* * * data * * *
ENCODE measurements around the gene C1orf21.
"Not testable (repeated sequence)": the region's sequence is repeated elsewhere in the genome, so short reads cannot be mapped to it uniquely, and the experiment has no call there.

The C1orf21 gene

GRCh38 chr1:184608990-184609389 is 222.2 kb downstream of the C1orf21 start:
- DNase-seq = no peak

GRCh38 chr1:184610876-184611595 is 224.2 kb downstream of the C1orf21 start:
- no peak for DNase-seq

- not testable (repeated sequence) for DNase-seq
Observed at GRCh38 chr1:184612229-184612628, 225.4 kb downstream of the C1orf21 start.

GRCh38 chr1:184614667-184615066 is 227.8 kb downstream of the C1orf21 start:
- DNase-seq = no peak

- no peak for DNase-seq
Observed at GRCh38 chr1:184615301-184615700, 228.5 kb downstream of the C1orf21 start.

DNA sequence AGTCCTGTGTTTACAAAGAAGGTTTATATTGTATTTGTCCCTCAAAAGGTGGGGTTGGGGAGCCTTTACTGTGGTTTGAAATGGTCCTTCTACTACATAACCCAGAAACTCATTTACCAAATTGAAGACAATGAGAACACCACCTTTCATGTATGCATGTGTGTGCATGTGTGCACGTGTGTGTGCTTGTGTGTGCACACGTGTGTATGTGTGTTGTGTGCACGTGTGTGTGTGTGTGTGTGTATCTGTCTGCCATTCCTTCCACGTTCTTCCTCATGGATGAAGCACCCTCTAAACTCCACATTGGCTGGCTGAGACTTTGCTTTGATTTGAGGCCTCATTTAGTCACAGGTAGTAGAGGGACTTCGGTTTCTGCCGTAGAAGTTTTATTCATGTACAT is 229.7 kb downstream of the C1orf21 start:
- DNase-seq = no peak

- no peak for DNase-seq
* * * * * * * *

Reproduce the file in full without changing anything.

ENCODE measurements around the gene C1orf21.
"Not testable (repeated sequence)": the region's sequence is repeated elsewhere in the genome, so short reads cannot be mapped to it uniquely, and the experiment has no call there.

The C1orf21 gene

GRCh38 chr1:184608990-184609389 is 222.2 kb downstream of the C1orf21 start:
- DNase-seq = no peak

GRCh38 chr1:184610876-184611595 is 224.2 kb downstream of the C1orf21 start:
- no peak for DNase-seq

- not testable (repeated sequence) for DNase-seq
Observed at GRCh38 chr1:184612229-184612628, 225.4 kb downstream of the C1orf21 start.

GRCh38 chr1:184614667-184615066 is 227.8 kb downstream of the C1orf21 start:
- DNase-seq = no peak

- no peak for DNase-seq
Observed at GRCh38 chr1:184615301-184615700, 228.5 kb downstream of the C1orf21 start.

DNA sequence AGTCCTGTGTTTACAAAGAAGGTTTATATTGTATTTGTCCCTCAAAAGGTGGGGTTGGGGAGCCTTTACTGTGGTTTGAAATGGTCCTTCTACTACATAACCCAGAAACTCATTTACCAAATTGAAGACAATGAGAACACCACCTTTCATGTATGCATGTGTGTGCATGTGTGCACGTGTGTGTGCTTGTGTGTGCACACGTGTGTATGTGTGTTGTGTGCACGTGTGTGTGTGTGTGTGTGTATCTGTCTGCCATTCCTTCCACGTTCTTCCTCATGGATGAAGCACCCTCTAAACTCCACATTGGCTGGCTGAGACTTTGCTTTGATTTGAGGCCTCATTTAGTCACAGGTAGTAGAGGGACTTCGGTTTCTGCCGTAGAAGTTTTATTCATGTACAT is 229.7 kb downstream of the C1orf21 start:
- DNase-seq = no peak

- no peak for DNase-seq